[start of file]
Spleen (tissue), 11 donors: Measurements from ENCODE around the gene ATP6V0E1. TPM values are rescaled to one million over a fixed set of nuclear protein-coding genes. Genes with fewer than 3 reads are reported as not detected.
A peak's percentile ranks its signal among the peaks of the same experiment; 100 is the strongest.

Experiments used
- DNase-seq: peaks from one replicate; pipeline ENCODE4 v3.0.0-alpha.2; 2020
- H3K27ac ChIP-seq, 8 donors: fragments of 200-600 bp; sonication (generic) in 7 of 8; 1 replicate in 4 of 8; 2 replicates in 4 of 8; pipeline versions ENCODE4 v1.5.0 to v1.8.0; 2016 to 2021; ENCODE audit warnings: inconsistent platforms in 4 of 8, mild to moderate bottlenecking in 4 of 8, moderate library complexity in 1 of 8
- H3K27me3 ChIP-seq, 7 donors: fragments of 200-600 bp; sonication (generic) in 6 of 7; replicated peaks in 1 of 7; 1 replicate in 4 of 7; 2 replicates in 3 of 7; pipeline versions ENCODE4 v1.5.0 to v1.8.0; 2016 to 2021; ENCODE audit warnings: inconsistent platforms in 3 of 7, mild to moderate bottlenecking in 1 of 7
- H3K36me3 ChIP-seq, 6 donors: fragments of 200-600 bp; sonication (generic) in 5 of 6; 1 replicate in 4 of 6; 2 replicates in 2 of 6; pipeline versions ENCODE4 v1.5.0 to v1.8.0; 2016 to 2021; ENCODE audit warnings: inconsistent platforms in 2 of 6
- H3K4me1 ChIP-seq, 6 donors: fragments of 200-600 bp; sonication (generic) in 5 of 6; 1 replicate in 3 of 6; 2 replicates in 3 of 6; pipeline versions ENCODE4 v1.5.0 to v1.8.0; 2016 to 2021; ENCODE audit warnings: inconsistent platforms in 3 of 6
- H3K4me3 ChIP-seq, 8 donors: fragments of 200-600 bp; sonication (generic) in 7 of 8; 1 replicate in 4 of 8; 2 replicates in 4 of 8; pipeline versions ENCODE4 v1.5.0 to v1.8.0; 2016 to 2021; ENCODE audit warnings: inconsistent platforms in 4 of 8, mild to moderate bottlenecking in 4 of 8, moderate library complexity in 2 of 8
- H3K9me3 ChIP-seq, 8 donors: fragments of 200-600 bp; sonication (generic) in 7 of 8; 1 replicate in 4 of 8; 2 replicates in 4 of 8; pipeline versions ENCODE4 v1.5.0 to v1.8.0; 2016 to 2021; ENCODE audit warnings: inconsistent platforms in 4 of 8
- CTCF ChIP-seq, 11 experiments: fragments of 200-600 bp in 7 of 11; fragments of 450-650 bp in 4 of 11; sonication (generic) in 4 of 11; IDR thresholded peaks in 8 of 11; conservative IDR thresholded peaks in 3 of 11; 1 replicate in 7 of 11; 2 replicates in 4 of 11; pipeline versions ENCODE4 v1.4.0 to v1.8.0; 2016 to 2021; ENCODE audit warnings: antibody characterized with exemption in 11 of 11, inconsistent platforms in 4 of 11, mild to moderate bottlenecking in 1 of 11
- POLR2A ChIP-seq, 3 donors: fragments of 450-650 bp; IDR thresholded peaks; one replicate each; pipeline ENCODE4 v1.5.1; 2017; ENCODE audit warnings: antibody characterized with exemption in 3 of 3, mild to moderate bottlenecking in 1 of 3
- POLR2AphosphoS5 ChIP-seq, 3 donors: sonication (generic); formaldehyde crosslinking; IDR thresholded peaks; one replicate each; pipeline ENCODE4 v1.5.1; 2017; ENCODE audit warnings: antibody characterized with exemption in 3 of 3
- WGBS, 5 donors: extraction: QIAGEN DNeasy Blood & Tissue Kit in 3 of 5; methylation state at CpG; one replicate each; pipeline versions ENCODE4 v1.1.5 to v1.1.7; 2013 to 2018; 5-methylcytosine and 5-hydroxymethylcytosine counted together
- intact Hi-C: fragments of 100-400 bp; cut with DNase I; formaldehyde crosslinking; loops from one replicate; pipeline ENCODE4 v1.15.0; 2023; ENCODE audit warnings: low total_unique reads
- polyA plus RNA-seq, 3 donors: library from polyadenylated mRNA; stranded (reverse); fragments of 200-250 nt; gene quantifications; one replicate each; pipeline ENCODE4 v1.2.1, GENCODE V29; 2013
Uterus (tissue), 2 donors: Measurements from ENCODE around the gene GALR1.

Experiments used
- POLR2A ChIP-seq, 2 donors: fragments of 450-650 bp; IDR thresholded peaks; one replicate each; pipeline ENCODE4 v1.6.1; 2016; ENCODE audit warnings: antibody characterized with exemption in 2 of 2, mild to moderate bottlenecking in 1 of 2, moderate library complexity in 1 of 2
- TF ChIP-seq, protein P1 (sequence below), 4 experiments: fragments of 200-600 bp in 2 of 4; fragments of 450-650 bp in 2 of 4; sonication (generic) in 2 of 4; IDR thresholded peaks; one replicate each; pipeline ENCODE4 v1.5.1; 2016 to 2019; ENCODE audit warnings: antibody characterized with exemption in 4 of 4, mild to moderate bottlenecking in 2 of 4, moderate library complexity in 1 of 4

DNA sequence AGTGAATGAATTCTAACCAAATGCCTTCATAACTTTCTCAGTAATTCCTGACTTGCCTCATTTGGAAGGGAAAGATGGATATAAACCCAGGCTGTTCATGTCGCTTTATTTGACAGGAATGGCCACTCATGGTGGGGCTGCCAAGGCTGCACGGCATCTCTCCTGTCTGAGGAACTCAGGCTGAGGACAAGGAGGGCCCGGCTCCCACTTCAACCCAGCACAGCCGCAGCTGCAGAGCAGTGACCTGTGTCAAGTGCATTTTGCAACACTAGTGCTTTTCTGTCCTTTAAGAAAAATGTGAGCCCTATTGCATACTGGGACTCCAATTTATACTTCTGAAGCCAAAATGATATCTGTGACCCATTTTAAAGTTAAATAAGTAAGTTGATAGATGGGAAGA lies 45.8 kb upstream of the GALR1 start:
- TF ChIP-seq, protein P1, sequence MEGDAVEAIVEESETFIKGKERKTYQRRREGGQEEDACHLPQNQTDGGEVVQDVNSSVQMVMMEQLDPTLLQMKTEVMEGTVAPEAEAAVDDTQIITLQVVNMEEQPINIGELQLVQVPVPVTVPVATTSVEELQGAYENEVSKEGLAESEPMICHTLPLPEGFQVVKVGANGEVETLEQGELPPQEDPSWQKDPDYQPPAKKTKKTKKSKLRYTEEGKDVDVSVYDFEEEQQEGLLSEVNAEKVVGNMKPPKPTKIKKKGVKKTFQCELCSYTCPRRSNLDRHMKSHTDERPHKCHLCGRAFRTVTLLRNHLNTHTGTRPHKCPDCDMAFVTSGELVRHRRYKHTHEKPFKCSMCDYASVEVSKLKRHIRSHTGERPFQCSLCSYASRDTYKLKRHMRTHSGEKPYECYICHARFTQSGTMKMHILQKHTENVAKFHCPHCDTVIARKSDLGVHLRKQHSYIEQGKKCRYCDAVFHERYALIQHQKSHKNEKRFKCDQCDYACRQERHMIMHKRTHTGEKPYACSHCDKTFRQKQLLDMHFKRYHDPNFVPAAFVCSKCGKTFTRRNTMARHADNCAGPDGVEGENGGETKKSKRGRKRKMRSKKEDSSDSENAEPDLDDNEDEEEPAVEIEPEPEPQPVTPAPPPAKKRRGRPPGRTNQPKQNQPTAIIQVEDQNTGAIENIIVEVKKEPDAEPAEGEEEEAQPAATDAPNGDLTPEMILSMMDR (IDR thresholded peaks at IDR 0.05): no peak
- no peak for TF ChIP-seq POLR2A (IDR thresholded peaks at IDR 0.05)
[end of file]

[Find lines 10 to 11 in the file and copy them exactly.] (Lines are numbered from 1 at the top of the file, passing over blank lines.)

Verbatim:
- H3K9me3 ChIP-seq, 8 donors: fragments of 200-600 bp; sonication (generic) in 7 of 8; 1 replicate in 4 of 8; 2 replicates in 4 of 8; pipeline versions ENCODE4 v1.5.0 to v1.8.0; 2016 to 2021; ENCODE audit warnings: inconsistent platforms in 4 of 8
- CTCF ChIP-seq, 11 experiments: fragments of 200-600 bp in 7 of 11; fragments of 450-650 bp in 4 of 11; sonication (generic) in 4 of 11; IDR thresholded peaks in 8 of 11; conservative IDR thresholded peaks in 3 of 11; 1 replicate in 7 of 11; 2 replicates in 4 of 11; pipeline versions ENCODE4 v1.4.0 to v1.8.0; 2016 to 2021; ENCODE audit warnings: antibody characterized with exemption in 11 of 11, inconsistent platforms in 4 of 11, mild to moderate bottlenecking in 1 of 11